Where I grew up in the Midwest, most county seats enjoy an almost overbearingly consistent urban form at their historic core. With few exceptions, they feature the archetypal courthouse square. The four blocks fronting this courthouse—the four sides of the square—serve as the commercial core, with a variety of different sizes of 19th century buildings: retail on the lower level, offices or storage above. Any additional downtown buildings splay outward on the road segments closest to this square, with commercial structures or buildings supporting county-level governance (or municipal government), though for a small county seat (under 4,000 people) those four sides to the square may be all that is needed. And if the county seat is too small (under 2,500 people), it may not be able to justify a full courthouse square surrounded by commercial buildings. But these are the exceptions rather than the rule. In Indiana, where the topography is usually flat enough to support this configuration easily, and the majority of the state’s 92 counties feature seats that are populous enough, this pattern becomes something visitors almost instinctively expect.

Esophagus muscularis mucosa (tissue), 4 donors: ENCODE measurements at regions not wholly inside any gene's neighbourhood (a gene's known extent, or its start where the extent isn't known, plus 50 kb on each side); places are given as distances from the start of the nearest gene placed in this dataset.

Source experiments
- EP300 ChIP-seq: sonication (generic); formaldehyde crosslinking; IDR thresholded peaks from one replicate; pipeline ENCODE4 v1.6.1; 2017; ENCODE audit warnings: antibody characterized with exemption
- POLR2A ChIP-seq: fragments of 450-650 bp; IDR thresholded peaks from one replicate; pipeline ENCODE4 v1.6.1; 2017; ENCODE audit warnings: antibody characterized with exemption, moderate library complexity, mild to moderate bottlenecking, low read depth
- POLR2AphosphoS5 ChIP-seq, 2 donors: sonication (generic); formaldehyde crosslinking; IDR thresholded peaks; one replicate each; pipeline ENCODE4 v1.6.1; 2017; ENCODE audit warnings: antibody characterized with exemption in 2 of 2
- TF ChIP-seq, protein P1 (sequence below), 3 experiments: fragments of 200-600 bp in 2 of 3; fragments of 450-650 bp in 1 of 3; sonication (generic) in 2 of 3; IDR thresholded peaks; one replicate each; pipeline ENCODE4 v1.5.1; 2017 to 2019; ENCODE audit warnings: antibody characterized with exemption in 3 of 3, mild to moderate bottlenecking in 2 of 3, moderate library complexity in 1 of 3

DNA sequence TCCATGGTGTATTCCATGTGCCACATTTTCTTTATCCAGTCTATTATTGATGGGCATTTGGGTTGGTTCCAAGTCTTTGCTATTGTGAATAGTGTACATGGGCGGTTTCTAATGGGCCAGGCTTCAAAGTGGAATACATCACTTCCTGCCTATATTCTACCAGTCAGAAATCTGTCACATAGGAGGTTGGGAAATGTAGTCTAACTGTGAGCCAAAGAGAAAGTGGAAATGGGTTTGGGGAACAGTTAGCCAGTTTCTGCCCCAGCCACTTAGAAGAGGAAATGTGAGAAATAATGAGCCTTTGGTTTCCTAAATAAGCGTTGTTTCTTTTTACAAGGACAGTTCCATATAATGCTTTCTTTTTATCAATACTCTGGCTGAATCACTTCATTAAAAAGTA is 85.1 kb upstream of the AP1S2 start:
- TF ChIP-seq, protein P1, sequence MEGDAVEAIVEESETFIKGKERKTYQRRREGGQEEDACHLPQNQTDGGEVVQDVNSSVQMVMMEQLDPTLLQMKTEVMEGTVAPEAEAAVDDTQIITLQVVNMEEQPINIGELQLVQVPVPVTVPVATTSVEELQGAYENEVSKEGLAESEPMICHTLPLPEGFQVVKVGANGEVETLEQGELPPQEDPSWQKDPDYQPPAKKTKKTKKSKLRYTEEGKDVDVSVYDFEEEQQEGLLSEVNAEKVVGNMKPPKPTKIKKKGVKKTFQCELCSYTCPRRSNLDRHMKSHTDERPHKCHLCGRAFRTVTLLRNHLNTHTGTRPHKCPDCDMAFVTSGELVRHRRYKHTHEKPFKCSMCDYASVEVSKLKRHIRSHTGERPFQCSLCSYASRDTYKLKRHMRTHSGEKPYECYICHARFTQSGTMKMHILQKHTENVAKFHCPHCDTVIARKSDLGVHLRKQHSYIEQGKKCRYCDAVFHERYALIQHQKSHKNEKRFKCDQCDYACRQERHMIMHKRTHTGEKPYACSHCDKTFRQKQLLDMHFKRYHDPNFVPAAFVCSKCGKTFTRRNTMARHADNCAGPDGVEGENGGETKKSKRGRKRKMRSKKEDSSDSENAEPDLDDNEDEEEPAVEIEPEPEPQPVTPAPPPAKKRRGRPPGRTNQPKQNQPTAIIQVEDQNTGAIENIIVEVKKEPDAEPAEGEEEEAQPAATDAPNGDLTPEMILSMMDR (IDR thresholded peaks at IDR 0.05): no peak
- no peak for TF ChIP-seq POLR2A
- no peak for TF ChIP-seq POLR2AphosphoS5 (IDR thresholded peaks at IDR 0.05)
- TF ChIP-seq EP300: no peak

Further east, in states that belonged to the original thirteen colonies, many of the downtowns and county seats date from the 18th century (or older) and don’t fit such a tidy pattern. The topography might impede the ability for the towns’ original surveys to design a logical street grid, and the village might have emerged organically as an early settlement, lacking the sort of carefully conceived geometry that is the hallmark of a surveyor. No grid—just a jumble of streets, as is often the case in New England. The county courthouse isn’t always right there in a central square; as I reflected in a previous article, the absolute center of Easton, Pennsylvania (incorporated in 1752) features a Soldiers’ and Sailors’ Monument, and, while the original street configuration framing this monument was a square, engineers converted the traffic patterns to the circle Eastonians know today in the mid 19th century, long before the invention the car.